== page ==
At some point in their growth and development, most businesses regardless of industry eventually reach a point where they realize they can’t do it all themselves. Either they need help marketing their product, or some of their more tedious HR tasks could be outsourced, or their testing operations could be made more efficient by partnering with an outside agency. Some companies outgrow this stage and ultimately reclaim their ability to do things in-house, but others continue to grow with their partnerships in tact. Neither approach is necessarily better than the other—but they both present distinct pros and cons.
For telco operators, this question is particularly pressing. Why? Because network operators and service providers are simply being asked to do so much more than they used to. As recently as a few years ago, the ability to provide high quality audio for voice calls and some mobile data was more than enough to keep customers happy. Now, increasing device fragmentation (including the introduction of IoT devices) plus new use cases popping into being mean that your average telco has to be everything to everybody—offering high quality service for a host of activities that weren’t even feasible a decade ago. In addition to the myriad other areas in which this sea-change adds pressure, this leads to particular operational scrutiny regarding service verification. For that reason, this is a moment in which operators are considering testing in particular as an area for outsourcing or partnering with an outside company. But what are the pros and cons of outsourcing vs. keeping your tests in house?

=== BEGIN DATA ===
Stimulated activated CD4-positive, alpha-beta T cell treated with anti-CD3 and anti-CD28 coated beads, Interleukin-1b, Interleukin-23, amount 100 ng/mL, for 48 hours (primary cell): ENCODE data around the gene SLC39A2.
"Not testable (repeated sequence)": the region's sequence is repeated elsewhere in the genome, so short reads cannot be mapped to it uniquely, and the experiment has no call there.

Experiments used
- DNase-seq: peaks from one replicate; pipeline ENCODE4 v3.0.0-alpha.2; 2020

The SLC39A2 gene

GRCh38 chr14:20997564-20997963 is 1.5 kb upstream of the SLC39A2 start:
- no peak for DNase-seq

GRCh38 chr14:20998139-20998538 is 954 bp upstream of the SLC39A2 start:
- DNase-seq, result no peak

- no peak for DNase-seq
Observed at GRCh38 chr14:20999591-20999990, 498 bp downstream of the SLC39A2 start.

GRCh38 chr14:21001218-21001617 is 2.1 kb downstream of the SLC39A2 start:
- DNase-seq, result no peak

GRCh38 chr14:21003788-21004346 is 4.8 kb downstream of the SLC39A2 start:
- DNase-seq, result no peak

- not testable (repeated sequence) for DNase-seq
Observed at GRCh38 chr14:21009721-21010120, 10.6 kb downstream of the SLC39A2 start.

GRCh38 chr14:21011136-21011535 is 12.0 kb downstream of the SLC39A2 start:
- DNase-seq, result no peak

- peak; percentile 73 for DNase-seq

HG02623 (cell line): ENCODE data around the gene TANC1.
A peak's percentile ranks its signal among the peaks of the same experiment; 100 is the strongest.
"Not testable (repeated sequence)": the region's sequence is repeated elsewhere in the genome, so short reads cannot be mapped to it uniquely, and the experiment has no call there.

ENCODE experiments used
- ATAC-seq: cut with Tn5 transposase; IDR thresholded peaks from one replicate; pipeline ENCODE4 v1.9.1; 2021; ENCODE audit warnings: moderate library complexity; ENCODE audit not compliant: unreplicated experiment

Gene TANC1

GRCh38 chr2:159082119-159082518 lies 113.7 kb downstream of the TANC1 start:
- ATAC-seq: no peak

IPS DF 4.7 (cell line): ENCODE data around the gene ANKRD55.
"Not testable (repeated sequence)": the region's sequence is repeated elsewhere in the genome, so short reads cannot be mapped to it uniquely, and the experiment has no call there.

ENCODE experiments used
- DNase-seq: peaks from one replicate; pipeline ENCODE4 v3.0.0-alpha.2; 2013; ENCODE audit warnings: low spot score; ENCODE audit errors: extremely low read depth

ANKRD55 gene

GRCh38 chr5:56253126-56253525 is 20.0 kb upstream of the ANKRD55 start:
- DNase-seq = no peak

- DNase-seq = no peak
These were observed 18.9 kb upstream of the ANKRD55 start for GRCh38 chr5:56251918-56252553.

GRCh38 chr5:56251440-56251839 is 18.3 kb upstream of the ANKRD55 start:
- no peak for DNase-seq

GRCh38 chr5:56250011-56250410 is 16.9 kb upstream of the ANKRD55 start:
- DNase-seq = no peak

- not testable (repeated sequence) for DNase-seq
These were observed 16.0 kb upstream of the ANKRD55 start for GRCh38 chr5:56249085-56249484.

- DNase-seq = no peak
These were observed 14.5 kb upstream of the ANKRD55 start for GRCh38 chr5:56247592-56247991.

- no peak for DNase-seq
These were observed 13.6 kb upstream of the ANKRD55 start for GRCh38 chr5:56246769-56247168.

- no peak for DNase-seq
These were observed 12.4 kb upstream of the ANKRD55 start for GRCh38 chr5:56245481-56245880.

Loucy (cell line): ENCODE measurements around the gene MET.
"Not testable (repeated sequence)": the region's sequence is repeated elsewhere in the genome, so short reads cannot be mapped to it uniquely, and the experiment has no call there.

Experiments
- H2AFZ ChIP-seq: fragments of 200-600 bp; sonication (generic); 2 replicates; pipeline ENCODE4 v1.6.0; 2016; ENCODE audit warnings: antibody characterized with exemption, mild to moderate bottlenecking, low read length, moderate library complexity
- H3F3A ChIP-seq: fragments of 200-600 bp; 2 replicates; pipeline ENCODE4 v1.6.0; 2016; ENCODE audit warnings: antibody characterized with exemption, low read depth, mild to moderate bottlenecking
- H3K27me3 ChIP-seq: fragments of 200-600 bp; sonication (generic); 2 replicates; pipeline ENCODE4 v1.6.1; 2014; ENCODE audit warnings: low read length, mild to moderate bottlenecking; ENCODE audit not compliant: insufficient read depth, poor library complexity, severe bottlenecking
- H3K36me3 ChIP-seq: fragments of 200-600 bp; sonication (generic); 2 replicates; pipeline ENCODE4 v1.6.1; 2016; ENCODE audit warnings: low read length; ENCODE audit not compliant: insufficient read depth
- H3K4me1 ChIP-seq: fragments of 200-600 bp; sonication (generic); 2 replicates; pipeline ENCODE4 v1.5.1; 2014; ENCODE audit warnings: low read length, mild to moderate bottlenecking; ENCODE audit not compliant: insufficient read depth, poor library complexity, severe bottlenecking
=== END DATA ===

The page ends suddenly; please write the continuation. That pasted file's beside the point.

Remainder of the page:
In-house: Pros and Cons
Most businesses, of course, have a preference for keeping things in-house—especially things like testing and service verification. And there’s good reason for this. A telco operator rolling out an update to its 4G network, for instance, could create close alignment between the development and service verification stages by keeping their test processes under the umbrella of their larger engineering department. This alignment can help testers to pinpoint potential problem areas, all while increasing the likelihood that any bugs the testers uncover will actually be addressed before the update is released. At the same time, telco operators will have increased oversight and insight into tests performed in-house, meaning that they’ll be able to accumulate knowledge and best practices more quickly.
All of this can be extremely value additive—but it does come at a real cost. Your average test engineer can only run through about 6 use cases per day, and this number has been decreasing as the structure of the typical telecom network has become more complex. Device fragmentation, the introduction of new protocols and network elements, and increasingly stringent end-user quality of service requirements make anything from functional testing to ongoing regression tests increasingly time and resource intensive. If you can mobilize a small army of test engineers to tackle any given test process, then this might not be an insurmountable issue. If, on the other hand, your tests are being conducted by engineers who are eager to get back to their other projects (e.g. developing the next set of updates to your network), increased testing complexity can quickly put a strain on your resources.